The ECG of one such patient is illustrated in Fig. 1. This particular male showed fQRS in two leads (III and aVF), with CK-MB level (17 U/L) above the threshold and troponin I level at 0.006 ng/mL. CAG confirmed stenosis of the proximal LCX (80%), mid LAD (80%), and mid RCA (100%).
The ECG is a valid means of risk stratification for patients who present on an emergency basis with chest pain or discomfort. Studies indicate that low-risk patients with chest pain may be identified upon presentation at the ED by clinical evaluation plus ECG , and those patients with normal ECGs are considered low-risk [15,16]. However, clinically significant (albeit lower) short-term mortality rates have been recorded in patients with CAD and normal or nonspecific ECG tracings, compared with similar patients whose ECGs are abnormal , and a normal ECG has been cited as a significant factor in the failure to diagnose acute MI at emergency facilities . Thus, the broad generalization that normal ECGs are low-risk may limit detection of ischemia in the following circumstances: (1) occlusive lesions of the LCX ; (2) prior acute MI; (3) established CAD ; (4) adequate collateral coronary circulation ; (5) transiently normal ECG ; and (6) small infarctions [17,21].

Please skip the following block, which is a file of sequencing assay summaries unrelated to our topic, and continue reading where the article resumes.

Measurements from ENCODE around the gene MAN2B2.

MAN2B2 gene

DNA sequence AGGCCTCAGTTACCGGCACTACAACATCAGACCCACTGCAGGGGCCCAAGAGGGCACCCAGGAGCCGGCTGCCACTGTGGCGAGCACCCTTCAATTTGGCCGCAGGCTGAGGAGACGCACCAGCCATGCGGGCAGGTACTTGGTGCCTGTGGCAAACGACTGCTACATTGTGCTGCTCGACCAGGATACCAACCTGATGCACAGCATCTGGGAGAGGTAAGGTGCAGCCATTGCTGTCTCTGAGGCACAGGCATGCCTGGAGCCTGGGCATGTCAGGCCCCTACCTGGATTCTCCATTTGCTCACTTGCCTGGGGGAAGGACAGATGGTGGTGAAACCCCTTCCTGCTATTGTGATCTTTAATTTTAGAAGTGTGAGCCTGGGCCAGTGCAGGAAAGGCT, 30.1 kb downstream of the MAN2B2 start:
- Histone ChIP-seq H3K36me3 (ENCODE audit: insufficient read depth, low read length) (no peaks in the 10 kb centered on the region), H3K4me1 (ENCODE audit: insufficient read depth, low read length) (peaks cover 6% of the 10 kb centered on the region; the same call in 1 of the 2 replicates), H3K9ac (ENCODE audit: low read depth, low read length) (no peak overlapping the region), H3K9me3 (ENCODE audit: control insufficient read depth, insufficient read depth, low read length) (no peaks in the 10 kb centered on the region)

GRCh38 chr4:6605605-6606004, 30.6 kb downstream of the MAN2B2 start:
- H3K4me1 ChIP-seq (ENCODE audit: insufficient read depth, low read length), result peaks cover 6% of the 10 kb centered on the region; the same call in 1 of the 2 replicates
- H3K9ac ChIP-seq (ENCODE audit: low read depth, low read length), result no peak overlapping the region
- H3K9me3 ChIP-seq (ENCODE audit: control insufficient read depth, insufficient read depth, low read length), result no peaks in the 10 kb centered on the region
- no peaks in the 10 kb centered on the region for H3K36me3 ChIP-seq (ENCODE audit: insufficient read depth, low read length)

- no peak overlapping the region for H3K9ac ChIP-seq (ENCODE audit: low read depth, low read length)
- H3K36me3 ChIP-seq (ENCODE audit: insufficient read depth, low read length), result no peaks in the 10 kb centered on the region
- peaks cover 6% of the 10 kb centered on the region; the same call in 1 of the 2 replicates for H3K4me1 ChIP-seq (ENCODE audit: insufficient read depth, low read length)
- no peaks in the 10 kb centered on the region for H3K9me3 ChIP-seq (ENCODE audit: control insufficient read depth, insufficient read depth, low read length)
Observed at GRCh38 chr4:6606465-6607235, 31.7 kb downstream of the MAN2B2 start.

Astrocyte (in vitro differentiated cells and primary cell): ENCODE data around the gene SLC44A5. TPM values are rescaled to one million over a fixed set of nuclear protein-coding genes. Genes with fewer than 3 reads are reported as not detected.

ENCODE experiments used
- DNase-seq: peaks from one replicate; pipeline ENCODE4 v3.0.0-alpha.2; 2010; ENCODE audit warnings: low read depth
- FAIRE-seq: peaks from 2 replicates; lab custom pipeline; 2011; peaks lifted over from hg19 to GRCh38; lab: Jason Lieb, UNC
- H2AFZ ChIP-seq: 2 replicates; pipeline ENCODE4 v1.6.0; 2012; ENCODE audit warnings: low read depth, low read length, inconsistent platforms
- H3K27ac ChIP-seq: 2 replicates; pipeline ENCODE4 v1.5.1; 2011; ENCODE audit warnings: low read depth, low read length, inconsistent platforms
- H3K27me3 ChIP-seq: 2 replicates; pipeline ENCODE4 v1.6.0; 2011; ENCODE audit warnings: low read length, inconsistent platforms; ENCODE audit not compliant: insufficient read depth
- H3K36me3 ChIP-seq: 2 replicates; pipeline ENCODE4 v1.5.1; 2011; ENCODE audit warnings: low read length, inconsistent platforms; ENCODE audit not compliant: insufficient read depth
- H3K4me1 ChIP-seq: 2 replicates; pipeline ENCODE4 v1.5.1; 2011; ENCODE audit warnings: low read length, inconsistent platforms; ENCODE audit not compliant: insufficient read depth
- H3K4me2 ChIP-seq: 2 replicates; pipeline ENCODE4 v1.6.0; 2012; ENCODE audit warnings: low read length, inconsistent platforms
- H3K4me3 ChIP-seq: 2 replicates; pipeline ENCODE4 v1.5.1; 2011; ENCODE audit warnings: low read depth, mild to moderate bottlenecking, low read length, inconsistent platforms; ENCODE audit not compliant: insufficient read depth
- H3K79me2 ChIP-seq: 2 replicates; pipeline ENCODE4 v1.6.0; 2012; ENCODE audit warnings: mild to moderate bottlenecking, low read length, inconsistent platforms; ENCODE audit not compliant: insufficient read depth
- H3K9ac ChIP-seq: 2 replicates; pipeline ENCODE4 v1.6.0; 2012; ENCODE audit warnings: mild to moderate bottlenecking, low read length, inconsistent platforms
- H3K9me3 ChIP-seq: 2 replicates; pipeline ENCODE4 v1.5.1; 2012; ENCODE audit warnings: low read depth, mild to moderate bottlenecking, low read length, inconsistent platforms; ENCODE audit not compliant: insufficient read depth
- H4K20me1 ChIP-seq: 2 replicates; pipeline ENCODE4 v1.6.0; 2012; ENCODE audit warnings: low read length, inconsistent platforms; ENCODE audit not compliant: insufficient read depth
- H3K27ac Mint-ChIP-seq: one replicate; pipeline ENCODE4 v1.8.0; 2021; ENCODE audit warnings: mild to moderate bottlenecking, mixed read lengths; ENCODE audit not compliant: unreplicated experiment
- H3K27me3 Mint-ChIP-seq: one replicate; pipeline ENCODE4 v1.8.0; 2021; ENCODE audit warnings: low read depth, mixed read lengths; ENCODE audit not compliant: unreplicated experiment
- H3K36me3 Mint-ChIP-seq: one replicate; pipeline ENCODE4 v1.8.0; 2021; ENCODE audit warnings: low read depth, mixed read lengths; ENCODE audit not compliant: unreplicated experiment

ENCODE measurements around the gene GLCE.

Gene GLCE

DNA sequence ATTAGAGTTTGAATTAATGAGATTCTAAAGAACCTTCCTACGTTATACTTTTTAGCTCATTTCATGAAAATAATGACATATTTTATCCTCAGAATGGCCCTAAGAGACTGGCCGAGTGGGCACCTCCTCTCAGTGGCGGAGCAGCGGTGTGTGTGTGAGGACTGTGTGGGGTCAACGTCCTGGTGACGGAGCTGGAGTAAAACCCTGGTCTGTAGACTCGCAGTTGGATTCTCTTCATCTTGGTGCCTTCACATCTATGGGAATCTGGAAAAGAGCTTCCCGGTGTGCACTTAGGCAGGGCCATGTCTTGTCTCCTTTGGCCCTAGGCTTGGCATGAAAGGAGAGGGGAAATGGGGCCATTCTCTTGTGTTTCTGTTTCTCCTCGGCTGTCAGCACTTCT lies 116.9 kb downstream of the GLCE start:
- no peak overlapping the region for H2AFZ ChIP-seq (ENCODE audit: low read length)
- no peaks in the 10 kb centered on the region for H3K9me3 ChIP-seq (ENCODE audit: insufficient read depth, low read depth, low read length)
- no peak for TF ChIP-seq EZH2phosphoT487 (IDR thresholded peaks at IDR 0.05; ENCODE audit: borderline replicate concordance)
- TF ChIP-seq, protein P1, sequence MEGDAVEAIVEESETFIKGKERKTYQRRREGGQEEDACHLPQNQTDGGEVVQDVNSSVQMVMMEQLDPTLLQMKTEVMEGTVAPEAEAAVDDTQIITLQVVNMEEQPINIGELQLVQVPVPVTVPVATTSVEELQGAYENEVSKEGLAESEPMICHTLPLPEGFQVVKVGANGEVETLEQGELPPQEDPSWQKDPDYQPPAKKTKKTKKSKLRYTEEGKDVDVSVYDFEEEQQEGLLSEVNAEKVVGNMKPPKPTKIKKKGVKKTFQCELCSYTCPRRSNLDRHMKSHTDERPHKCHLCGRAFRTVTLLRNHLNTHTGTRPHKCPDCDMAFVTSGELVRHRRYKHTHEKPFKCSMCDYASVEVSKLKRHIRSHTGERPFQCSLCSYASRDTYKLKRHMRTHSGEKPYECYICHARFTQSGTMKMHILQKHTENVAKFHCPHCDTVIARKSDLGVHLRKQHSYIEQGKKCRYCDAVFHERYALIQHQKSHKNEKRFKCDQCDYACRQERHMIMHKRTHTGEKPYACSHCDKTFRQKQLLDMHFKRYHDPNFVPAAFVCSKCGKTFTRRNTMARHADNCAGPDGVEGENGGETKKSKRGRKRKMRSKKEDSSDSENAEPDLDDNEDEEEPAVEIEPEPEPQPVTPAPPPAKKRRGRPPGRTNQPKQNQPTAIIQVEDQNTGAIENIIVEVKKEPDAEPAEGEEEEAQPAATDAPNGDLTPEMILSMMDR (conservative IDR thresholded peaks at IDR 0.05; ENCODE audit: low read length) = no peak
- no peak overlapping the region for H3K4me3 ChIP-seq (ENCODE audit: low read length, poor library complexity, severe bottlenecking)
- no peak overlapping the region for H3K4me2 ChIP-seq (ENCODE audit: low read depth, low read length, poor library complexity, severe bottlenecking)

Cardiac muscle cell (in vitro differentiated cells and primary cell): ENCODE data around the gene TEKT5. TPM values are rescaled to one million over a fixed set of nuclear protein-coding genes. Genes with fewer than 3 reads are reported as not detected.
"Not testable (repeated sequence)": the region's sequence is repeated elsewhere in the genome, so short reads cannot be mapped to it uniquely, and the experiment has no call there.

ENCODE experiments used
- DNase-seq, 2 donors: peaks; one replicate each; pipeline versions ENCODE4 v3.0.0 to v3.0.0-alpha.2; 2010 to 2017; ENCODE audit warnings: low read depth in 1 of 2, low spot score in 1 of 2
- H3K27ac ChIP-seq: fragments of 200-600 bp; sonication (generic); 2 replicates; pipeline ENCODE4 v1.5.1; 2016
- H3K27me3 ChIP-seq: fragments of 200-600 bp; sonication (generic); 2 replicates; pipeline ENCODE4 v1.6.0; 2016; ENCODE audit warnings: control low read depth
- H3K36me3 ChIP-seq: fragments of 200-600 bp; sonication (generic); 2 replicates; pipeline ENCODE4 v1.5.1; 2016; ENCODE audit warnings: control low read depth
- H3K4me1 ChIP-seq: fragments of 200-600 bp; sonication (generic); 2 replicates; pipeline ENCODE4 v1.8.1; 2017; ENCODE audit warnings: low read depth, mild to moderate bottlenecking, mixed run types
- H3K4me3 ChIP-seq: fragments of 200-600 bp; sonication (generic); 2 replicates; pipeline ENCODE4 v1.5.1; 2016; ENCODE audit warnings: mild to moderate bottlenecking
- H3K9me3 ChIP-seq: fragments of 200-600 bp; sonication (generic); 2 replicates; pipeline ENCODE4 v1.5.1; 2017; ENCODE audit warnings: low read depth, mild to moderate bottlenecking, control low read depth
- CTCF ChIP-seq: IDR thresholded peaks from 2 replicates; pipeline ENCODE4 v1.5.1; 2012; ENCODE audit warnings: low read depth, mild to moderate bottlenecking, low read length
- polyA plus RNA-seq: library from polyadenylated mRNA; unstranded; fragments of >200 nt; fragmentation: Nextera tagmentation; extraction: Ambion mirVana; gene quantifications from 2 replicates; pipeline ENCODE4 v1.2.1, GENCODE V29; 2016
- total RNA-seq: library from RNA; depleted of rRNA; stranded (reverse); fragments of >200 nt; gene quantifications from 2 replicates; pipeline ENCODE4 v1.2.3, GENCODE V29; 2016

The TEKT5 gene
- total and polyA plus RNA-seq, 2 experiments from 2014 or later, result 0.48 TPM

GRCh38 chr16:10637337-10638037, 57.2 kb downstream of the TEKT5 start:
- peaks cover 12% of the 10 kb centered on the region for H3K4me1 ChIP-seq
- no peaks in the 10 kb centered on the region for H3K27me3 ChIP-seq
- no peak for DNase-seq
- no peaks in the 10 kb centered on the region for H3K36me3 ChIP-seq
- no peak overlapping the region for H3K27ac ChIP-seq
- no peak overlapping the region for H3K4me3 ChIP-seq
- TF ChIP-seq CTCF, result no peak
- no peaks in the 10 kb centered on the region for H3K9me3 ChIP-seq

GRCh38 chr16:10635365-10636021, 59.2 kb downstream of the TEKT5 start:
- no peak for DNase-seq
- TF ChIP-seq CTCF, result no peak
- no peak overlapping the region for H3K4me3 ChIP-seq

Our study illustrates that in patients with CAD, those with normal or nonspecific ECGs had a higher frequency of lesions involving the LCX. Chua et al.  similarly demonstrated that LCX-related acute MI that presented without ST-T changes has been underdiagnosed in ED settings, with ST-T changes absent in 23% of patients who were suffering LCX occlusion. In contrast, Caceres et al.  found that the frequency of LCX involvement in patients did not differ by ECG status (normal vs. abnormal).